More Reflections on Ancestry: Immigration and Citizenship

I have been thinking over the weekend as the election approaches about ancestry, about immigration and the fear of the "Other." On Donald Trump deciding that he can override the 14th Amendment to the Constitution by an Executive Order which gives citizenship to anyone born here or born out of the country if one of the parents is a citizen. 

Ted Cruz, former Presidential candidate and Senator from Texas is only a U.S. citizen because of the 14th Amendment. He was born in Canada. His mother is a U.S. citizen, so he is allowed to be a citizen. No one has given him a hard time about this, just Barack Obama whose mother was a citizen. He could actually have been born in Kenya (he wasn't) and still been a citizen. The birther contingent seemed to conveniently forget the fact about his mother's citizenship. And, her long line of ancestors in this country.

Because, unless you are Native American, you are or your ancestors were immigrants. What I remember from my history lessons are that newer immigrants were often treated with fear and loathing. They were considered dirty. Well wouldn't we all be dirty if we'd spent who knows how much time traveling to come to the US. I imagine those coming from England, Spain, and Portugal in the 16th and 17th Centuries were a tad smelly and worse for the wear. I remember my MorMor (maternal grandmother in Swedish) saying that she remembers the family hoping that the new arrivals in the family would show up in the middle of the night because they would be dirty, etc.

Then there's the cry that they'll take our jobs away from us. I don't think that has proven true through time. I know that's one of the current refrain, but there are many jobs open because everyone now wants to go to college. That is leaving jobs open in the trades, in retail, and other businesses. Immigrants often take the jobs that those of us born here don't want. They work in the slaughterhouses, restaurant kitchens, and mow lawns.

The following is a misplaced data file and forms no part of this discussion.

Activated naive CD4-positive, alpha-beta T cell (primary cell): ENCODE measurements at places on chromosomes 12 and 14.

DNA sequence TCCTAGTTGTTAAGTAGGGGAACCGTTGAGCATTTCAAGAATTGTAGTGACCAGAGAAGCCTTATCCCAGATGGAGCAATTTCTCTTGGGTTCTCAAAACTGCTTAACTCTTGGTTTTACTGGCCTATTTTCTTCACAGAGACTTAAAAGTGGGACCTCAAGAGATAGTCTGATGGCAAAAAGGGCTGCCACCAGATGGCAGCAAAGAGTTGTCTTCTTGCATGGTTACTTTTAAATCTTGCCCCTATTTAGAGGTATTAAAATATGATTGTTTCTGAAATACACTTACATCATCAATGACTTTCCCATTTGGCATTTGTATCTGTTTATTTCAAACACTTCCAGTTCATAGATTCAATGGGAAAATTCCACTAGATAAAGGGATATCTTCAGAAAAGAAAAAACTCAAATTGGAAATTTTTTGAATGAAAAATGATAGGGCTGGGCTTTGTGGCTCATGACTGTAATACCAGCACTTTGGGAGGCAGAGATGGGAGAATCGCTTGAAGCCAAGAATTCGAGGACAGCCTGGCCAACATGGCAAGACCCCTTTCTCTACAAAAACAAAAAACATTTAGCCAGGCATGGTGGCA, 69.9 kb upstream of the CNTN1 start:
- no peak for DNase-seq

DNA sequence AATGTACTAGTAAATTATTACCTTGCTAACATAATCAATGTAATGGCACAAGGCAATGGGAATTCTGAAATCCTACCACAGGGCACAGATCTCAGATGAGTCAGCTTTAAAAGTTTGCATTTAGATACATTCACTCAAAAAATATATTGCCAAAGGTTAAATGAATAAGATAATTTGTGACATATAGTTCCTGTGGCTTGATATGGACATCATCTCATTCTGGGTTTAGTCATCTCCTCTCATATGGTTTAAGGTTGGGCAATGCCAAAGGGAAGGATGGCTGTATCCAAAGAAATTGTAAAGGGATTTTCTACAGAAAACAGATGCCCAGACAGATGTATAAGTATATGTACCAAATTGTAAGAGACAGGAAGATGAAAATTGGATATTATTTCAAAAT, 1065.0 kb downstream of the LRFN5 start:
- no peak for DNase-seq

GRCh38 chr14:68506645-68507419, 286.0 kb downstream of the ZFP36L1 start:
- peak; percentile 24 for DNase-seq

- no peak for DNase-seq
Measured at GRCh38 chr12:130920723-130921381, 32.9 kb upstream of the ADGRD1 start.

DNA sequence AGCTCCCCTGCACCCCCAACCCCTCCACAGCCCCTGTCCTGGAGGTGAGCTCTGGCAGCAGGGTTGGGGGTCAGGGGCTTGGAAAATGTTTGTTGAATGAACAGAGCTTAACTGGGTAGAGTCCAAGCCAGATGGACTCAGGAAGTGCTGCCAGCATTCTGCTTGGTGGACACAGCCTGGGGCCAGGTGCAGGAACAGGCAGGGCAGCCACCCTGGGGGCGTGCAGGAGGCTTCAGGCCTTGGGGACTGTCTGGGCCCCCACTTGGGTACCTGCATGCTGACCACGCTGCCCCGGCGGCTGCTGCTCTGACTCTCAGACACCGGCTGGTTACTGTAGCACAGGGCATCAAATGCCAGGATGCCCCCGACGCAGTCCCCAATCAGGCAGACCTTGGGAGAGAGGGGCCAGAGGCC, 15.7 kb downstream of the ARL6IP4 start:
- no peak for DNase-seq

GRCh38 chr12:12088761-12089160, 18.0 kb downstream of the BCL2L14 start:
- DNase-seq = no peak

Some people say that immigrants are a drain on the system meaning illegal immigrants in particular. Well, immigrants, legal or illegal, pay taxes. People think that illegal immigrants don't pay taxes, but they do through purchasing things subject to sales taxes. They pay property taxes through their rent, because landlords, after all, have the tenants pay a proportional share of the taxes in their rent. Many illegals somehow manage to obtain a tax ID number or are using someone else's Social Security Number. So, unless the illegal immigrants are living under a bridge somewhere, are paid under the table in cash, and buy nothing, they pay taxes.

I wonder about the consequences of repealing the 14th Amendment. What happens to all the people who were born here after their parents came legally but weren't naturalized citizens yet? Are they immediately no longer citizens? What would have been my MorMor's status? She was the only one of her immediate family born here. Would she have been required to become naturalized despite being born here? How far back would the effect of a repeal go?

The intent of this seems extremely racist to me as it is clearly, in my mind, aimed at those coming in from Central and South America. There are illegals from other countries, but people do seem so focused on those immigrants. Interestingly, the Spanish came to what is now the United States before the English. St. Augustine, FL, founded by the Spanish, is the oldest city in the U.S. Texas, Arizona, New Mexico, and California were colonized by the Spanish. Yet, somehow we are supposed to fear Latinx.

It also is racist as it ignores that fact that the 14th Amendment was passed by the Congress and then ratified by the required number of states in 1868 after the conclusion of the Civil War in 1865. It was put into place to address citizenship rights of and equal protection rights for former enslaved people. I believe it would be dishonoring the history of the former enslaved and what this country went through to end enslavement.

Would I still have citizenship despite the fact that my family origins are from somewhere else? Or would I have essentially squatter's rights because some of my family came in the 17th century? Would those whose ancestors were given citizenship in the 19th century due to the 14th Amendment lose citizenship?

I think that it is quite sad that the person occupying the Oval Office is so unaware of Constitutional law that he feels he can wipe out a right with an Executive Order. Or maybe he thinks that everyone will go along with it. 

Thank god for lawyers. I see a law suit coming over this one.


The photograph is by Ghost Presenter and was found on

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